Session Title

Tolkien as Translator and Translated

Sponsoring Organization(s)

History Dept., Texas A&M Univ.-Commerce

Organizer Name

Judy Ann Ford

Organizer Affiliation

Texas A&M Univ.-Commerce

Presider Name

Judy Ann Ford

Paper Title 1

Tolkien’s Beowulf and the "Correcting Style"

Presenter 1 Name

Dean Easton

Presenter 1 Affiliation

Independent Scholar

Paper Title 2

Sir Orfeo, the Classical Sources, and the Story of Beren and Lúthien

Presenter 2 Name

Sandra Hartl

Presenter 2 Affiliation

Otto-Friedrich-Univ. Bamberg

Paper Title 3

Translator and Language Change: On J. R. R. Tolkien's Translation of Sir Gawain and the Green Knight

Presenter 3 Name

Maria Volkonskaya

Presenter 3 Affiliation

Higher School of Economics, National Research Univ.

Start Date

14-5-2015 10:00 AM

Session Location

Bernhard 204

Description

This session focuses on Tolkien’s work as a translator of medieval sources. Two papers examine aspects of translations produced by Tolkien, namely, those of Beowulf and "Sir Gawain and the Green Knight." The former explores Tolkien’s efforts to remain true to what he believed to be the two strands underpinning the story of Beowulf: historical legend and fairy story, while the latter analyzes his treatment of French loan-words in "Sir Gawain." The third paper considers the influence of Sir Orfeo, which, like Beowulf, was one of Tolkien’s works of translation published posthumously, on the story of Beren and Lúthien, which appears in many of Tolkien’s fictions set in Middle-earth.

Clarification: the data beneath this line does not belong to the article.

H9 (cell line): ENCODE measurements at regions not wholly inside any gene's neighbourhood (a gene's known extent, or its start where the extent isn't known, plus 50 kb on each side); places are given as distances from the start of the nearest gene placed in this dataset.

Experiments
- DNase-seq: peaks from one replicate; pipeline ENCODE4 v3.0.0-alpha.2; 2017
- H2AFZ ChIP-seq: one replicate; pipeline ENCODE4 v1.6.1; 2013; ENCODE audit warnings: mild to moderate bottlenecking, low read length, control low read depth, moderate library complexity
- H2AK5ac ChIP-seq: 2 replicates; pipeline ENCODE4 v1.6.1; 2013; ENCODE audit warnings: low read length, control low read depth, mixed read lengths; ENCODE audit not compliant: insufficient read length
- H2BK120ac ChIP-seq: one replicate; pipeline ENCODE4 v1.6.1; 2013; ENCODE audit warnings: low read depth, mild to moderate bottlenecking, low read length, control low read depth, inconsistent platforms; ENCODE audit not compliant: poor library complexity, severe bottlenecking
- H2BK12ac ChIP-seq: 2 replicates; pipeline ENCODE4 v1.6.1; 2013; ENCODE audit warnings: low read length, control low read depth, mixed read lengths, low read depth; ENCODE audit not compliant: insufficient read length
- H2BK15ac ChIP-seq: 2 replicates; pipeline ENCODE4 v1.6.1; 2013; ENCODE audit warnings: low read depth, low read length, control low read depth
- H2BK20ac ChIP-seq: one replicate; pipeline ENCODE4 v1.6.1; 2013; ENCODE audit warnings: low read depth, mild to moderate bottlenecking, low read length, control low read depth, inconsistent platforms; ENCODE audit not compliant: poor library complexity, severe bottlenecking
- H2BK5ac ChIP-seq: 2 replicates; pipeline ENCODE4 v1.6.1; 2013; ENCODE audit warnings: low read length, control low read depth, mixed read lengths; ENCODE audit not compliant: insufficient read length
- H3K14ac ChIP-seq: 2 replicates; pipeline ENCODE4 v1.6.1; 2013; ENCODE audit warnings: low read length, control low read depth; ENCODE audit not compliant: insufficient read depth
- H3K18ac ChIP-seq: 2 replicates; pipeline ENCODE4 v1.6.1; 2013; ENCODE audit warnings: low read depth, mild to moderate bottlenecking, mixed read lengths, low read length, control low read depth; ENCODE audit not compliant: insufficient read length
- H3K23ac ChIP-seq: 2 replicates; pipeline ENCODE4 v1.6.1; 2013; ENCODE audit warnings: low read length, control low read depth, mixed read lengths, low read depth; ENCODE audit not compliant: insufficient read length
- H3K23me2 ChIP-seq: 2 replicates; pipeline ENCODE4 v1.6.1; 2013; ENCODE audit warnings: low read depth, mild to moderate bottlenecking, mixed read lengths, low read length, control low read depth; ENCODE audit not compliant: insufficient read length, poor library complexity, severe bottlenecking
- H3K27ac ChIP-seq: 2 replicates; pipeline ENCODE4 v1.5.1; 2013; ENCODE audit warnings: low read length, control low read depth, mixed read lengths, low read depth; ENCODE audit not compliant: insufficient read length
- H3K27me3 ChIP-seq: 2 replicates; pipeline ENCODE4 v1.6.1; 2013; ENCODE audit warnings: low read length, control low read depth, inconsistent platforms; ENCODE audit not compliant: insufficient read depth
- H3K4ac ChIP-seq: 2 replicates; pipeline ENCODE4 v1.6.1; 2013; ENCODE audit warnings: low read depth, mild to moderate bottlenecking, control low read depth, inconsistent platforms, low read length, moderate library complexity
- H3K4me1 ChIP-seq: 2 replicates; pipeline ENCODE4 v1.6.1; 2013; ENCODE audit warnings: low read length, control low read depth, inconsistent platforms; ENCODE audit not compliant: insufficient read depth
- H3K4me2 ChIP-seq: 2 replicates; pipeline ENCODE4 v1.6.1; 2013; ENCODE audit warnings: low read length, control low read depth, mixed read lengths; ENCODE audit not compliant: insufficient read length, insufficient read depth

Judy Ann Ford

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May 14th, 10:00 AM

Tolkien as Translator and Translated

Bernhard 204

This session focuses on Tolkien’s work as a translator of medieval sources. Two papers examine aspects of translations produced by Tolkien, namely, those of Beowulf and "Sir Gawain and the Green Knight." The former explores Tolkien’s efforts to remain true to what he believed to be the two strands underpinning the story of Beowulf: historical legend and fairy story, while the latter analyzes his treatment of French loan-words in "Sir Gawain." The third paper considers the influence of Sir Orfeo, which, like Beowulf, was one of Tolkien’s works of translation published posthumously, on the story of Beren and Lúthien, which appears in many of Tolkien’s fictions set in Middle-earth.

Judy Ann Ford